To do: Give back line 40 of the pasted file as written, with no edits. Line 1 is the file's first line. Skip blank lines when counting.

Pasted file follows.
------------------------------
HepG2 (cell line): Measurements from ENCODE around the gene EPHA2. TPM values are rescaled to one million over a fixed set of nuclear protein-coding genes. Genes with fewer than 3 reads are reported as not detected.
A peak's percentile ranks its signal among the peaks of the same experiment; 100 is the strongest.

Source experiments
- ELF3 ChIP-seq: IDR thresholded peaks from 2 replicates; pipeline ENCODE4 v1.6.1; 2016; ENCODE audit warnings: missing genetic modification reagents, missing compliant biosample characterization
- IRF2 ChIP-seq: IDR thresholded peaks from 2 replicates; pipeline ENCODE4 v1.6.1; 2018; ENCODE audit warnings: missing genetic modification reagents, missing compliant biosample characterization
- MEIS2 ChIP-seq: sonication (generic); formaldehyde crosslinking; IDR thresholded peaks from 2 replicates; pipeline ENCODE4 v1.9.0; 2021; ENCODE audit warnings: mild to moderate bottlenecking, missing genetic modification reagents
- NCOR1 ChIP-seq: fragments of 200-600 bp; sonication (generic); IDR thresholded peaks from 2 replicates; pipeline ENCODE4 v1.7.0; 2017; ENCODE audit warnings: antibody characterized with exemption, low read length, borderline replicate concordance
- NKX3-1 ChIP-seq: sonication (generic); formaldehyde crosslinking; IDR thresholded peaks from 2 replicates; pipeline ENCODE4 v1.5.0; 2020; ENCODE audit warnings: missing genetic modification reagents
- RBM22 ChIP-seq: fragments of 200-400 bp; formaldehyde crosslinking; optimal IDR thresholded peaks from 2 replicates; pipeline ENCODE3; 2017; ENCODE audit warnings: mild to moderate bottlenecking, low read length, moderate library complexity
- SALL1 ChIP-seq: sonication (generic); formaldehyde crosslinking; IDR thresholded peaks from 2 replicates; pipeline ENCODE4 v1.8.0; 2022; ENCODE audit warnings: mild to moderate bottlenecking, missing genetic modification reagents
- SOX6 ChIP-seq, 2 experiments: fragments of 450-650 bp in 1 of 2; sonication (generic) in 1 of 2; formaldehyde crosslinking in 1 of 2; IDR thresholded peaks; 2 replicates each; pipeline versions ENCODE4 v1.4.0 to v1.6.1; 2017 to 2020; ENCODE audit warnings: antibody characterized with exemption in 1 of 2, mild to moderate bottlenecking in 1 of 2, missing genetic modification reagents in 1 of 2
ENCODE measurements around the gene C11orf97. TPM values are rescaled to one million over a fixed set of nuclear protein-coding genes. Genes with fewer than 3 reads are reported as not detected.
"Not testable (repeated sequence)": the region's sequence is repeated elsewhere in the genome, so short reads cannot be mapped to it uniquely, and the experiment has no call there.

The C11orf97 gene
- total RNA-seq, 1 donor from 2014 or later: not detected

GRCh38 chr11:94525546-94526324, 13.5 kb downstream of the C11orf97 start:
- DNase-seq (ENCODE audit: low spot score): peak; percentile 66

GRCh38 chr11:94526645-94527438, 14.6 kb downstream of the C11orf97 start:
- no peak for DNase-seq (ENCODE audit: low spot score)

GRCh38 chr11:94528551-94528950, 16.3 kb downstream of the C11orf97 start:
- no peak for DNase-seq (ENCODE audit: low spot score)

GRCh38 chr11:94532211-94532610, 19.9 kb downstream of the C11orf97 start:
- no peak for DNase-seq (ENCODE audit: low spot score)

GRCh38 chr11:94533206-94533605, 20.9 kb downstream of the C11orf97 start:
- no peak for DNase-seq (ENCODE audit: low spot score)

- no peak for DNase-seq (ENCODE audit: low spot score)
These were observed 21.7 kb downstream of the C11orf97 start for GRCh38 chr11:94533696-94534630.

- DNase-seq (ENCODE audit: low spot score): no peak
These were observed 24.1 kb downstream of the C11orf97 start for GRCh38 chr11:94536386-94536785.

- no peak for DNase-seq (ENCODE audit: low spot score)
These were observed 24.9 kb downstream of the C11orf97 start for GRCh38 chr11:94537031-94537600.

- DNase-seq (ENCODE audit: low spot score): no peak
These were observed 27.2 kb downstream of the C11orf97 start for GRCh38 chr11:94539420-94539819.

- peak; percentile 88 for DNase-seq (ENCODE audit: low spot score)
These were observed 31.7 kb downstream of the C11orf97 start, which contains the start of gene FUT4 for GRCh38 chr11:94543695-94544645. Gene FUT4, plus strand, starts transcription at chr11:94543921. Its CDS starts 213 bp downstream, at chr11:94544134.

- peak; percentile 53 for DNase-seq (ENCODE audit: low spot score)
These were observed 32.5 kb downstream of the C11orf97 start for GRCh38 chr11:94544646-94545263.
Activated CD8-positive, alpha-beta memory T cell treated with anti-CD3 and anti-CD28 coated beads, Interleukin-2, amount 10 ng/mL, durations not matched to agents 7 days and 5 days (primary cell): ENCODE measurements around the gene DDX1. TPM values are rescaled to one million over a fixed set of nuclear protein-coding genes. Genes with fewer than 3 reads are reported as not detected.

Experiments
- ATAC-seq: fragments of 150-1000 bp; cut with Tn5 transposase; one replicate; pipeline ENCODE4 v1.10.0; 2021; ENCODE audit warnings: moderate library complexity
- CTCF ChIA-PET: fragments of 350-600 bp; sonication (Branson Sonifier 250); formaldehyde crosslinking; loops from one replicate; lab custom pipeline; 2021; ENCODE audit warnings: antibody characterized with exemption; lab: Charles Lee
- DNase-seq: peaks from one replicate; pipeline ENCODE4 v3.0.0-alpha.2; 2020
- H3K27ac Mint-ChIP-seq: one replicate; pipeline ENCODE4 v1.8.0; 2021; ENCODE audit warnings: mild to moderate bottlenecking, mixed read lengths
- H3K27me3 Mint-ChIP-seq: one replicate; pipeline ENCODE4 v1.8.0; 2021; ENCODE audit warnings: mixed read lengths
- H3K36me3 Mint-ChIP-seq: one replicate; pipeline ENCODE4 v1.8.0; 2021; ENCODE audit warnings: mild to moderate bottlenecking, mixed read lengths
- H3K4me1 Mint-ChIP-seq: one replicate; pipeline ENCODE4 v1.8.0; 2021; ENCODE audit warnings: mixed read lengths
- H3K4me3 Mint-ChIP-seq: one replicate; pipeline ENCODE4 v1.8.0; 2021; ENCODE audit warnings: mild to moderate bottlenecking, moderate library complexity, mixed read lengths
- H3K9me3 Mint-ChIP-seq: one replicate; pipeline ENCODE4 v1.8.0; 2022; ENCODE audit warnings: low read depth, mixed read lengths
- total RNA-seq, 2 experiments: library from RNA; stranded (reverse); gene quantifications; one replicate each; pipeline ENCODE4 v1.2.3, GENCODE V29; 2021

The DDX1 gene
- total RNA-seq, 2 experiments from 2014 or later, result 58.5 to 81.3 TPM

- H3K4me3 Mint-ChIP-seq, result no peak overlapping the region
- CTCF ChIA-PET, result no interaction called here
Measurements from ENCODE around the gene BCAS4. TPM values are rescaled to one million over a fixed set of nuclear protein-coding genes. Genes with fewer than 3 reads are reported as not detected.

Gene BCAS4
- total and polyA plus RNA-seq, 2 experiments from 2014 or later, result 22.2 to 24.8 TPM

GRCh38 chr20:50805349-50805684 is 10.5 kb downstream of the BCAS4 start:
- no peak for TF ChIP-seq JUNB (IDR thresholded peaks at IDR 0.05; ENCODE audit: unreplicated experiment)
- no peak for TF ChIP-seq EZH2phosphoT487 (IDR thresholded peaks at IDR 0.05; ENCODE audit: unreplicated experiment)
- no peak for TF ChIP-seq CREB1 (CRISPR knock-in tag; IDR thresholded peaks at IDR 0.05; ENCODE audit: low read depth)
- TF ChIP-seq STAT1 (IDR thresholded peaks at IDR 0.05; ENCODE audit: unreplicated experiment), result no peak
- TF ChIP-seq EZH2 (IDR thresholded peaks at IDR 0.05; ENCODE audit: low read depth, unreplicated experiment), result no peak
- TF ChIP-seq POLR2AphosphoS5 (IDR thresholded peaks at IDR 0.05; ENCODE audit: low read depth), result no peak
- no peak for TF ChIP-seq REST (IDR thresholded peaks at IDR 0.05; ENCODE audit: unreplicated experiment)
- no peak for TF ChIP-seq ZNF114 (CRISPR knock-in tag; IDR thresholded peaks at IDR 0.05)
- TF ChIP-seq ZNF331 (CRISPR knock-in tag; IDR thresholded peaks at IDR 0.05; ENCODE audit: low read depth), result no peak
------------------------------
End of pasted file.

- ATAC-seq: fragments of 150-1000 bp; cut with Tn5 transposase; one replicate; pipeline ENCODE4 v1.10.0; 2021; ENCODE audit warnings: moderate library complexity